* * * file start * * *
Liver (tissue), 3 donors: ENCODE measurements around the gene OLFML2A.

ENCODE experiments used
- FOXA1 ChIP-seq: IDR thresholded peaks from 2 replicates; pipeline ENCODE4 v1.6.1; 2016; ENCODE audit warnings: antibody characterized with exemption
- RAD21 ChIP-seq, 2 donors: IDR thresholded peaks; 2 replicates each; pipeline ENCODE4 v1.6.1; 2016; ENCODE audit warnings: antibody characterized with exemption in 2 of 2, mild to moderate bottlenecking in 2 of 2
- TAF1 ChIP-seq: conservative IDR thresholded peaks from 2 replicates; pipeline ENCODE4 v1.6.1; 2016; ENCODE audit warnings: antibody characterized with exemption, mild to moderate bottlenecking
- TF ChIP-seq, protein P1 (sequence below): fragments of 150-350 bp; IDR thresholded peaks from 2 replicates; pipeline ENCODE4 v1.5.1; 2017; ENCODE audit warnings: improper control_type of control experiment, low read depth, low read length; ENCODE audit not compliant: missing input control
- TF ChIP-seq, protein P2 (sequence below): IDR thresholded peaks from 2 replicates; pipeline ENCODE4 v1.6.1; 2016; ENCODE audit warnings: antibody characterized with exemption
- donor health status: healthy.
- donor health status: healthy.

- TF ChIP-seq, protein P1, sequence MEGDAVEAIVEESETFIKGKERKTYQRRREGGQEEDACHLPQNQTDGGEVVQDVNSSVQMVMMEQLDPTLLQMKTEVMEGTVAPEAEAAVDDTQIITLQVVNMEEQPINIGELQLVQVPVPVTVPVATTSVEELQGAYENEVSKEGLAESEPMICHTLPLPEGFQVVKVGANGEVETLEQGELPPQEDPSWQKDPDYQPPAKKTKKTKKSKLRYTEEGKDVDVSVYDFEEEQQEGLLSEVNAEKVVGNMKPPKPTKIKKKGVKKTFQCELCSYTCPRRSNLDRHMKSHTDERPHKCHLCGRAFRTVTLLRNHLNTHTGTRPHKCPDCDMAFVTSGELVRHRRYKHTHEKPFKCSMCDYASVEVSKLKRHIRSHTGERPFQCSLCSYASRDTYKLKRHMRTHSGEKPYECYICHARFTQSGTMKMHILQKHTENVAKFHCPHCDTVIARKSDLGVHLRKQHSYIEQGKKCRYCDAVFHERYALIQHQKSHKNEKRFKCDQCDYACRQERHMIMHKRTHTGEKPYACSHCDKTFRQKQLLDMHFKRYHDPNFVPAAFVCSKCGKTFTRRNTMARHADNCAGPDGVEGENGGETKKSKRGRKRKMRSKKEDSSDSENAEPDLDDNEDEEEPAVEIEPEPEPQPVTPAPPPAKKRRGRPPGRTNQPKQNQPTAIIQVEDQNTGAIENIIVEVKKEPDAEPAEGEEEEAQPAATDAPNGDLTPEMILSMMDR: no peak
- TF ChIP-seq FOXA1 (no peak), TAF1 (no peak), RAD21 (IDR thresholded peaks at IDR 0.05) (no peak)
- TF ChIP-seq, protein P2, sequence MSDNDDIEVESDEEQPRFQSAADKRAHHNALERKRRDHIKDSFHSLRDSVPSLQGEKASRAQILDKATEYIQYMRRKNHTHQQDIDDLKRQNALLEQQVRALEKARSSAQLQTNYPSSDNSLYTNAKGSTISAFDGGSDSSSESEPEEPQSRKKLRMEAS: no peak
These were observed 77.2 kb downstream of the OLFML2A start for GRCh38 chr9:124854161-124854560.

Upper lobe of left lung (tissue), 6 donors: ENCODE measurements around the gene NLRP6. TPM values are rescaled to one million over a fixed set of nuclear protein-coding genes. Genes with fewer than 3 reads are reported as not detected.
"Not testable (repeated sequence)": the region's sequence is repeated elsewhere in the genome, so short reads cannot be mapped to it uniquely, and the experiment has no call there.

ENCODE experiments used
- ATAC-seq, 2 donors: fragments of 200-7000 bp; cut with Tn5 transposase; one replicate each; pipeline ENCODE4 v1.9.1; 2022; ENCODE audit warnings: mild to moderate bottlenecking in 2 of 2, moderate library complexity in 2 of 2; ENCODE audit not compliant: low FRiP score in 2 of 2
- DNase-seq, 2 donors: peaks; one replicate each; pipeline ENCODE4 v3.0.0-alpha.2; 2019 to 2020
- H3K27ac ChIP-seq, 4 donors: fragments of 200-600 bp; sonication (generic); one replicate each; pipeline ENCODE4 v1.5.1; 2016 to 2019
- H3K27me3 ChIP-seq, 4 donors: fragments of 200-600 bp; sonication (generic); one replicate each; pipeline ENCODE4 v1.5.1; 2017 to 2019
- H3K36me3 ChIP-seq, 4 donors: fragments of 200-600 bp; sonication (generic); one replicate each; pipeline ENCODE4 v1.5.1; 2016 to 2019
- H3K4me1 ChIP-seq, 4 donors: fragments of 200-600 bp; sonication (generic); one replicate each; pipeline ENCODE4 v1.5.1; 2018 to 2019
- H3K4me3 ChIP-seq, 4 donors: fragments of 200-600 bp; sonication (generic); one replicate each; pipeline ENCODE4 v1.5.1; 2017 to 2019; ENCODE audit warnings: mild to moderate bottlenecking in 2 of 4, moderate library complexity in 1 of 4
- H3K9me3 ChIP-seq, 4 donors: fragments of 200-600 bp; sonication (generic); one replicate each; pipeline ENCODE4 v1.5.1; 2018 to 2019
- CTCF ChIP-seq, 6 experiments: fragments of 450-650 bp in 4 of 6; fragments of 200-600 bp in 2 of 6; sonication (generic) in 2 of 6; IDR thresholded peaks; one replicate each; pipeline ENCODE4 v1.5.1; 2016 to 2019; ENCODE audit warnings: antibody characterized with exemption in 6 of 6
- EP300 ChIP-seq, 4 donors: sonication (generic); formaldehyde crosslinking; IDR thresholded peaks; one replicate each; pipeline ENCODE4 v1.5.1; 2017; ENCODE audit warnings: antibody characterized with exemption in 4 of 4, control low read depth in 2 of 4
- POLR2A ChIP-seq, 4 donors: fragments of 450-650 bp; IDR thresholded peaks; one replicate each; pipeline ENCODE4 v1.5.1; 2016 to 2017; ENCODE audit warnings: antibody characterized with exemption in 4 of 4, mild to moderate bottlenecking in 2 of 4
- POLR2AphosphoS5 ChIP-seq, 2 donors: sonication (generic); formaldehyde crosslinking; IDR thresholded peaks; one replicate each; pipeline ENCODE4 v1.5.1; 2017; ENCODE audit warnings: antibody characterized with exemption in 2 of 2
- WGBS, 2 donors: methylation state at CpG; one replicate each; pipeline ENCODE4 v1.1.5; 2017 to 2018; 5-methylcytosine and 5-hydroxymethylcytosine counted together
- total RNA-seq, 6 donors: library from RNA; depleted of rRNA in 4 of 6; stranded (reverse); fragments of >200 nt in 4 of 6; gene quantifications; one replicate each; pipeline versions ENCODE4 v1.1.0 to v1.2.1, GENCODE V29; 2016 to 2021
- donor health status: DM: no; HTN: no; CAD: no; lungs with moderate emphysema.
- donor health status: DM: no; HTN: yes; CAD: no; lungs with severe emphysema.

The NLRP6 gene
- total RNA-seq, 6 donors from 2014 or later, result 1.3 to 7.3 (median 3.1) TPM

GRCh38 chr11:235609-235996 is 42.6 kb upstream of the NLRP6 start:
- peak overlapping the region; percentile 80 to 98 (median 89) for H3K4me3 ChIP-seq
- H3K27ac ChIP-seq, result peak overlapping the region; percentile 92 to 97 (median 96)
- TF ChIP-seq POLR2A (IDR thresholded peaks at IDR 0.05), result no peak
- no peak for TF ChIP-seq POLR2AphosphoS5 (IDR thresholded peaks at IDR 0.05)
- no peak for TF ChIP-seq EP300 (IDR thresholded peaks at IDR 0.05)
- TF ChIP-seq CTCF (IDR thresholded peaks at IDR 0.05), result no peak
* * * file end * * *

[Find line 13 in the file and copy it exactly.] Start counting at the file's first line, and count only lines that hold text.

These were observed 77.2 kb downstream of the OLFML2A start for GRCh38 chr9:124854161-124854560.